Abby, who was raised in Modern Orthodox Judaism and currently identifies as “Orthodox aspiring,” is fairly open about the fact that Judaism is not a religion that seeks out converts. Yet she does more than simply share her opinions on her social media platforms, which include a YouTube channel, blog, Instagram, Twitter, and Facebook — she dogmatically proselytizes them.

Her constant ads on YouTube target seemingly every demographic of consumer and range from more benign topics like “10-MINUTE SPRING DRUGSTORE MAKEUP TUTORIAL” to videos that are clearly meant to be inflammatory, such as “Why We Should NOT Just #BelieveAllWomen.”

Abby’s calls to return to a more rigidly traditional social order may be superficially in line with Orthodox practices, but they really function as a respectable guise for harmful biases. For instance, on a surface level, her reasoning behind dressing modestly is outwardly in line with the traditional Orthodox value of tzniut, but actually serves to Trojan horse her other harmful ideas.

During a question and answer video in which Abby responds to the question, “Why preach modesty when different cultures have varying opinions on what it means?” she manages to include an alt-right dog whistle and slut shame, all while being painfully heteronormative. She reasons that in “Western culture,” breasts, butts, and the midsection are inherently sexual areas that should only be seen by your husband.

While the implication that a woman’s body is somehow unfit to be seen by those who aren’t her husband is harmful enough, I’m more concerned by her use of “Western culture.” In the same way that phrases like “globalism” or the “liberal media” function as coded references to the anti-Semitic idea of a global Jewish conspiracy, the term “Western culture” similarly has come to signal support of racist ideology. Abby’s use of a dog whistle in this instance points to the nature of her bigotry. By including covert references to more divisive (and harmful) beliefs, Abby helps to move them further into the mainstream.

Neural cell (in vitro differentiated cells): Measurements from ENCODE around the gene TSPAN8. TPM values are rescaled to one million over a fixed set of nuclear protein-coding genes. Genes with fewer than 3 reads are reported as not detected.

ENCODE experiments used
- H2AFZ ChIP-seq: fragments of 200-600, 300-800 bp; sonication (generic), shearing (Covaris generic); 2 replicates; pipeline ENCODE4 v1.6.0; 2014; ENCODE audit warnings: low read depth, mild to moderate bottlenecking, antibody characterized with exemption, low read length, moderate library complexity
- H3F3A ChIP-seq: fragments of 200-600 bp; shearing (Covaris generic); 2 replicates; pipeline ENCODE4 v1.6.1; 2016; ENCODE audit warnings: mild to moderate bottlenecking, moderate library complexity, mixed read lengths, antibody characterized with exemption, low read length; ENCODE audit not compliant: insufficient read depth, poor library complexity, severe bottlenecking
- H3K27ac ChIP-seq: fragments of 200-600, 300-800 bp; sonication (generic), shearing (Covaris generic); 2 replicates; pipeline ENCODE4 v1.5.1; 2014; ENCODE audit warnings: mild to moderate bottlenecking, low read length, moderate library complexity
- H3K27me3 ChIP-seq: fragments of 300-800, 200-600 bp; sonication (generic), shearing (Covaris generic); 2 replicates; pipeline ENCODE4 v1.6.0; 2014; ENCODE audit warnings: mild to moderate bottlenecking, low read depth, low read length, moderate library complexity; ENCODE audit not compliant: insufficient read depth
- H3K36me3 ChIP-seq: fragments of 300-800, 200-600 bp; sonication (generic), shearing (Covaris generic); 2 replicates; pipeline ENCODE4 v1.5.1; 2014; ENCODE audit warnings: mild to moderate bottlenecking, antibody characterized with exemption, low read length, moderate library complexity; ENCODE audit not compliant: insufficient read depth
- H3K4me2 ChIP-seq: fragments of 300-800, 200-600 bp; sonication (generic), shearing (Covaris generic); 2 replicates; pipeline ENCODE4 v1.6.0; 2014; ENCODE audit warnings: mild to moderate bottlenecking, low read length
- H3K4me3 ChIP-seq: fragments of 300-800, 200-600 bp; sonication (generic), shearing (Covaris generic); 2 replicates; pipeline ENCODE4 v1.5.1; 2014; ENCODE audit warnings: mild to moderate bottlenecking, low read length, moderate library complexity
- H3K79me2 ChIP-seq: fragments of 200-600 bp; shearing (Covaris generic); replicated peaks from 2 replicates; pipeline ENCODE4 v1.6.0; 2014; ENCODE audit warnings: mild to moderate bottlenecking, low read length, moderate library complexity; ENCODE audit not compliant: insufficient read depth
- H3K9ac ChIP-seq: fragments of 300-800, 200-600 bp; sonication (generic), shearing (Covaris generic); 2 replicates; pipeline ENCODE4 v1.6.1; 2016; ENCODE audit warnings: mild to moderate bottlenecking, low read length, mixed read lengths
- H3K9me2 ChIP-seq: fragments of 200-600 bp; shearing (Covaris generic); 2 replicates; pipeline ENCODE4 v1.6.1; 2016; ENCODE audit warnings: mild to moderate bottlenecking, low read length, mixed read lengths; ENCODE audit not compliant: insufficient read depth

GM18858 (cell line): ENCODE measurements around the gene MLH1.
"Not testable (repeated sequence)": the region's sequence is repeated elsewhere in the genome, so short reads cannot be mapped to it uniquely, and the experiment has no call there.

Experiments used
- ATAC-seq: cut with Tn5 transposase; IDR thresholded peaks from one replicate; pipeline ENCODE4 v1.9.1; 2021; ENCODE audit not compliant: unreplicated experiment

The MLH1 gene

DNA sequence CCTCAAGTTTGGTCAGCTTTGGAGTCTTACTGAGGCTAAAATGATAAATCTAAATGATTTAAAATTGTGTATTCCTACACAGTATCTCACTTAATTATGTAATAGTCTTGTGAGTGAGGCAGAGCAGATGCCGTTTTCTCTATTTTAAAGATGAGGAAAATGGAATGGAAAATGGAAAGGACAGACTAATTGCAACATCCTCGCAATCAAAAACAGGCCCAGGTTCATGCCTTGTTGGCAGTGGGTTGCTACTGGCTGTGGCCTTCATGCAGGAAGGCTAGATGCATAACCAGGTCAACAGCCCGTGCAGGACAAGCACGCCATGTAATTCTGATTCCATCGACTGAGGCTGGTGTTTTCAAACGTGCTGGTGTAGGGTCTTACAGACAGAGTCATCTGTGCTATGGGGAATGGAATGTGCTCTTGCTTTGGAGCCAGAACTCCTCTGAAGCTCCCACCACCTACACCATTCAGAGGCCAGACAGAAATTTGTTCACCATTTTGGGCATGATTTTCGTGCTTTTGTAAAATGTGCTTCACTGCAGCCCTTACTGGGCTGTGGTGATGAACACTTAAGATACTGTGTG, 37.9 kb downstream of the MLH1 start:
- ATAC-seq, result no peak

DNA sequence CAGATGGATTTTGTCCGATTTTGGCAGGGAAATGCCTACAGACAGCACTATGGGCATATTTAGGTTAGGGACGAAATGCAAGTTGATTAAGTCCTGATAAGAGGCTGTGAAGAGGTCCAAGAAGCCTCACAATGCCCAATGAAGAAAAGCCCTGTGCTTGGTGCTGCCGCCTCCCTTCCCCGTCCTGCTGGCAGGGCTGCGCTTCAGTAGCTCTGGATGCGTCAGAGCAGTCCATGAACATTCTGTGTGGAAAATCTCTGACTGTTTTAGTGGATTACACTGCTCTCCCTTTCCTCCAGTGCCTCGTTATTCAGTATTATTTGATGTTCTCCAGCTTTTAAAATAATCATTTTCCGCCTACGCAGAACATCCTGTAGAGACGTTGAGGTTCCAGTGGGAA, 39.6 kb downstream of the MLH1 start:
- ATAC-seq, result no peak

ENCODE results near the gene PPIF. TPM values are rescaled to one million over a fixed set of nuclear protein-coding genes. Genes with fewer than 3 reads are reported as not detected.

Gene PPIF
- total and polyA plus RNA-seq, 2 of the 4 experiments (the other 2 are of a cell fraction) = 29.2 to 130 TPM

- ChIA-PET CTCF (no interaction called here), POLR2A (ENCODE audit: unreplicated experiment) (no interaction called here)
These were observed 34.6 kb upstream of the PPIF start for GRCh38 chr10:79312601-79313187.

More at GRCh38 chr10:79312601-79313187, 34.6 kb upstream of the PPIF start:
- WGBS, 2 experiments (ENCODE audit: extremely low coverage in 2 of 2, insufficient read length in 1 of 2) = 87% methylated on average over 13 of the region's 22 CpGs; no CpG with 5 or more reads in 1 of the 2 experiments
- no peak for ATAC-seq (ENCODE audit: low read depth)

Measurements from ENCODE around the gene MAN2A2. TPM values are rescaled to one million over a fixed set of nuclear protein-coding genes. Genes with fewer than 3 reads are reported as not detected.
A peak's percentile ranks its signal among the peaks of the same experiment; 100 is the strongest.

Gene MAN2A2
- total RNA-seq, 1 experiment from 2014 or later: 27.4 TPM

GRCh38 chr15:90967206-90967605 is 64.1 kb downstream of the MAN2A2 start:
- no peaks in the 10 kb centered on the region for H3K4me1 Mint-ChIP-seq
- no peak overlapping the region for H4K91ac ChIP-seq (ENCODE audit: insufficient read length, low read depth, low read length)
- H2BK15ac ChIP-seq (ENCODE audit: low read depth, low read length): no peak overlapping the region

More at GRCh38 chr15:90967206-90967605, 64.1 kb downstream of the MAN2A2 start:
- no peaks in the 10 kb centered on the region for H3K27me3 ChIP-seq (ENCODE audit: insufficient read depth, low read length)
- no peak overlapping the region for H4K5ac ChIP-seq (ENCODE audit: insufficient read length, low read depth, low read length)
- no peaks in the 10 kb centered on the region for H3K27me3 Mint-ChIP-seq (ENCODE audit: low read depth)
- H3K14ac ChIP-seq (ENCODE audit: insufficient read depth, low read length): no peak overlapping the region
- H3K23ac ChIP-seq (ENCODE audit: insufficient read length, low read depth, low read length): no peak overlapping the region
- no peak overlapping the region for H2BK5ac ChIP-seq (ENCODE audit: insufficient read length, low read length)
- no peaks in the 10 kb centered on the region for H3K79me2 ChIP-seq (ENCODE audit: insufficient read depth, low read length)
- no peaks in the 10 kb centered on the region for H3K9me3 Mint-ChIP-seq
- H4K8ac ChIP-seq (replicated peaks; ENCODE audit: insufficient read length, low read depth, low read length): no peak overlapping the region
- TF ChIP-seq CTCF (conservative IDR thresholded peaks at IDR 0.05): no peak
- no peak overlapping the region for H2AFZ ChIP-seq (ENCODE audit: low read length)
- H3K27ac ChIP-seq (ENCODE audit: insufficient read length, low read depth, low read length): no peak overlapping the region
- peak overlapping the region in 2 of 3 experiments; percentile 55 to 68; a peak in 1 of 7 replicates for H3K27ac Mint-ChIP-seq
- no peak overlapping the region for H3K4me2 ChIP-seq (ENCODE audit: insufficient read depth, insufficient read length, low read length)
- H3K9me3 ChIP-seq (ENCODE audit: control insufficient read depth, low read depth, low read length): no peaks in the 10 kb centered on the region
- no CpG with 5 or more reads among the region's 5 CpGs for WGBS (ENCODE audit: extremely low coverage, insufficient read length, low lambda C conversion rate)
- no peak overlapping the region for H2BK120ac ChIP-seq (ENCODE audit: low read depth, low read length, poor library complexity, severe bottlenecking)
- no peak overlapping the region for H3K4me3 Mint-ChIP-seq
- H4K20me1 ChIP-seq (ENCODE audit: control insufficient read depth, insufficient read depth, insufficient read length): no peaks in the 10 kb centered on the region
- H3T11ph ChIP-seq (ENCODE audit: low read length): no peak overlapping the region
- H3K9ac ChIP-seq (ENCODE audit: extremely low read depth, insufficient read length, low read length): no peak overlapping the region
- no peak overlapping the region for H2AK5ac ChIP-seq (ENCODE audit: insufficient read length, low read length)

Superficially, Classically Abby isn’t too different from the average conservative blogger, but as one of the few Jewish woman in this genre, she occupies a unique position. But rather than using her platform to possibly discuss this dichotomy, she positions herself as the authority on how Jewish women — and oftentimes women as a monolith — should behave.

Obviously, as a non-religious, queer Jew, I’m not Abby’s demographic and that’s exactly why I can recognize the veiled messages scattered throughout her videos. Abby knows who she is creating content for — I just hope that her growing number of subscribers know as well.

Header image screenshot via Classically Abby on Youtube; background via oxygen/Getty Images.

Hannah Fleischman

Hannah Fleischman (they/she) is a student at Smith College majoring in sociology. They are interested in cultural politics, the study of gender and sexuality, and social psychology. Hannah was a 2019-2020 Alma Ambassador.